In some cases, the appeal to authority plays on the Western culture's respect for credentials. For example, suppose a complex nutritional system and diet guide is endorsed or ghostwritten and credited to a qualified doctor. While a doctor does receive general training on nutrition and diet, they may not be an expert on nutrition and diet, a field for which an expert will often possess PhDs in nutrition and certification as a dietician. The same technique is used with the PhD degree; an advertiser may reinforce their claims about a product by appending an endorsement from John Doe, PhD, but without stating what area the PhD is in. If the product being endorsed is foot powder, and Dr. Doe studied podiatry, the endorsement carries some weight, but if he studied film criticism, he may have no more than average knowledge of the product and its merits.

In mathematics, the second form, especially when the appellant is himself the authority, is wryly referred to as "proof by tenure".


Appeal to authority as logical fallacy

A (fallacious) appeal to authority argument has the basic form:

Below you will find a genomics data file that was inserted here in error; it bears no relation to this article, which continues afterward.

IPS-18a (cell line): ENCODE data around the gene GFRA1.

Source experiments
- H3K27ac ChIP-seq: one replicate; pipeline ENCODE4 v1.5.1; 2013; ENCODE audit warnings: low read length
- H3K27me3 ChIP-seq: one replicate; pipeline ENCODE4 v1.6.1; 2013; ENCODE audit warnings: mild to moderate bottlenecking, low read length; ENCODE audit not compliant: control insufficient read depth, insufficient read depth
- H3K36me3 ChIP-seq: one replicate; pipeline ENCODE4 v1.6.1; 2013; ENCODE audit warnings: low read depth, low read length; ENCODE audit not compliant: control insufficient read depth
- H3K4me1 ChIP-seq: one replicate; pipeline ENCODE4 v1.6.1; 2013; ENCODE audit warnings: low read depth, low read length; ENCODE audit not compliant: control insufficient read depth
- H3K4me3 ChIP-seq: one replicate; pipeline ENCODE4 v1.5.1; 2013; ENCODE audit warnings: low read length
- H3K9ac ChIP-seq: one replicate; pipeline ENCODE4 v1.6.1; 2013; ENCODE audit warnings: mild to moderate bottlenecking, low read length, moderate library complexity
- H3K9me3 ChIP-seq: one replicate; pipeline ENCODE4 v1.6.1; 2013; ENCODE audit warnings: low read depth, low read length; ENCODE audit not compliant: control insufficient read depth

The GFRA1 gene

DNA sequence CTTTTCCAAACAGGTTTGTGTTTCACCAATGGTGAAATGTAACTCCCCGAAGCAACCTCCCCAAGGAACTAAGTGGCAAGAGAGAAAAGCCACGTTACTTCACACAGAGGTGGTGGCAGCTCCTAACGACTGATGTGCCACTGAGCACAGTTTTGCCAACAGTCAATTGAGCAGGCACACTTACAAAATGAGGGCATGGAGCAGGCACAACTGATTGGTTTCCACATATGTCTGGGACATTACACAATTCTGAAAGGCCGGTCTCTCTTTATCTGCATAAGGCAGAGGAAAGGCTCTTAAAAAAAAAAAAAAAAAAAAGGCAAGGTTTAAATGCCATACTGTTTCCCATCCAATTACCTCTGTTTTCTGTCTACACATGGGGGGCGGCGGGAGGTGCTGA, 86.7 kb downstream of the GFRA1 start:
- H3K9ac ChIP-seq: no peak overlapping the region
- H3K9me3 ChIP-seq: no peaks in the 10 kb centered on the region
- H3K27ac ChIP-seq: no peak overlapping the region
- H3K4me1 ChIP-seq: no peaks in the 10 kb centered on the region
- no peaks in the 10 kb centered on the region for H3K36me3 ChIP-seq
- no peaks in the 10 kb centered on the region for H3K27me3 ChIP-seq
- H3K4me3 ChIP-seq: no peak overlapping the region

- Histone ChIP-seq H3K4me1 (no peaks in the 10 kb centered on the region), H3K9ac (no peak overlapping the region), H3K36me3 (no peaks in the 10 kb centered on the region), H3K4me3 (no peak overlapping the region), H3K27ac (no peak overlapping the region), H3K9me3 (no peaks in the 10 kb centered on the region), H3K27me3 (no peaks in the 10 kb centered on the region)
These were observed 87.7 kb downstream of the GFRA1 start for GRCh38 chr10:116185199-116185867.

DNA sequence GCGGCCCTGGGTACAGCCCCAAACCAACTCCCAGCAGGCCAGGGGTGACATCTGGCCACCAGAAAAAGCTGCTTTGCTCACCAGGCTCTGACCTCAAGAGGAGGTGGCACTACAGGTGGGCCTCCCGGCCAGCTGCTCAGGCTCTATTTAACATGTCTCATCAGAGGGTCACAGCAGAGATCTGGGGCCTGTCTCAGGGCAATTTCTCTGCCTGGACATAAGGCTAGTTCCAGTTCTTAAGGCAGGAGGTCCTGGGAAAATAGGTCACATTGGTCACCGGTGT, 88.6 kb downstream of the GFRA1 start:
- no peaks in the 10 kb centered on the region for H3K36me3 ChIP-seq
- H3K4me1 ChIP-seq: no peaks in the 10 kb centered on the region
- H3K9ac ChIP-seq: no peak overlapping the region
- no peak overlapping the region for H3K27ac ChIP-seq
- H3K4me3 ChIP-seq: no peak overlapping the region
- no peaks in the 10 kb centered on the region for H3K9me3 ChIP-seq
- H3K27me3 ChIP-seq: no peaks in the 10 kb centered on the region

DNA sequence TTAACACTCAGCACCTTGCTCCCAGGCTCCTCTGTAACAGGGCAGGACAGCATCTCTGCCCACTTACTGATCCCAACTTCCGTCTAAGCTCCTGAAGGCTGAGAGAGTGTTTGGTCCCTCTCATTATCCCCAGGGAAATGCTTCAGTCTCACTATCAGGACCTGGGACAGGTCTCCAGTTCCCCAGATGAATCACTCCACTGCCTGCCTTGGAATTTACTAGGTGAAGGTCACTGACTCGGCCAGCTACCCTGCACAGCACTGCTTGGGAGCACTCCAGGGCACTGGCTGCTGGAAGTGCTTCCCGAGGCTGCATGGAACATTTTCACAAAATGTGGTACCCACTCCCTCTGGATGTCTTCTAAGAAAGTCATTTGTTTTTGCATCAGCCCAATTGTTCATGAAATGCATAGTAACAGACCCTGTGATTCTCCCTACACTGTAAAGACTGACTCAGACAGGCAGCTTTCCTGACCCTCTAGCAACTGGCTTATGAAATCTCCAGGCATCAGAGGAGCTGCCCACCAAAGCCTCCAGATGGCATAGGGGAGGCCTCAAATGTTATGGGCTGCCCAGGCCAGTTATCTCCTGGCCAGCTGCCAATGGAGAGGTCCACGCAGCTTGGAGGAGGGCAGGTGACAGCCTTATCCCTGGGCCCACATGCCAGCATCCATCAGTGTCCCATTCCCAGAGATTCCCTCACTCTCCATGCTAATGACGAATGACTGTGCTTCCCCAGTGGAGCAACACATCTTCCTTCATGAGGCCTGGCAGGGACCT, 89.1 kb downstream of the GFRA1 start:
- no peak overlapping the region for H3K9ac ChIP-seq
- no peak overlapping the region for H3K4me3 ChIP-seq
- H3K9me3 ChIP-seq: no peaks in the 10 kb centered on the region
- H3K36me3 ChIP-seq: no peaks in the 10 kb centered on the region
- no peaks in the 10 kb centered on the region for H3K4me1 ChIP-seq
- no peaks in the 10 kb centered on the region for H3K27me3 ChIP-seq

1. A makes claim B;
  2. there is something positive about A that (fallaciously) is used to imply that A has above-average or expert knowledge in the field, or has an above-average authority to determine the truth or rightness of such a matter
  3. therefore claim B is true, or has its credibility unduly enhanced as a result of the proximity and association.

The first statement is called a 'factual claim' and is the pivot point of much debate. The last statement is referred to as an 'inferential claim' and represents the reasoning process. There are two types of inferential claim, explicit and implicit.

The converse, that (fallaciously) relies on something negative about the source and claims that therefore the conclusion is probably false, is called an ad hominem argument.

Examples of appeals to authority


  • Referring to the philosophical beliefs of Aristotle: "If Aristotle said it was so, it is so."